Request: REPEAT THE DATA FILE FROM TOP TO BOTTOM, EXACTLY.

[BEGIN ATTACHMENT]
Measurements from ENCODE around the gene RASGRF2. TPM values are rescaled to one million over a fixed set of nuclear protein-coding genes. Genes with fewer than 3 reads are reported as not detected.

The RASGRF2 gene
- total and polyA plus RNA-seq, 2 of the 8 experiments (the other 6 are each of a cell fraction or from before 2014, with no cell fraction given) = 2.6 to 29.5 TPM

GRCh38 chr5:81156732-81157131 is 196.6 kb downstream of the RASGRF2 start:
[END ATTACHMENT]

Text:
Measurements from ENCODE around the gene RASGRF2. TPM values are rescaled to one million over a fixed set of nuclear protein-coding genes. Genes with fewer than 3 reads are reported as not detected.

The RASGRF2 gene
- total and polyA plus RNA-seq, 2 of the 8 experiments (the other 6 are each of a cell fraction or from before 2014, with no cell fraction given) = 2.6 to 29.5 TPM

GRCh38 chr5:81156732-81157131 is 196.6 kb downstream of the RASGRF2 start: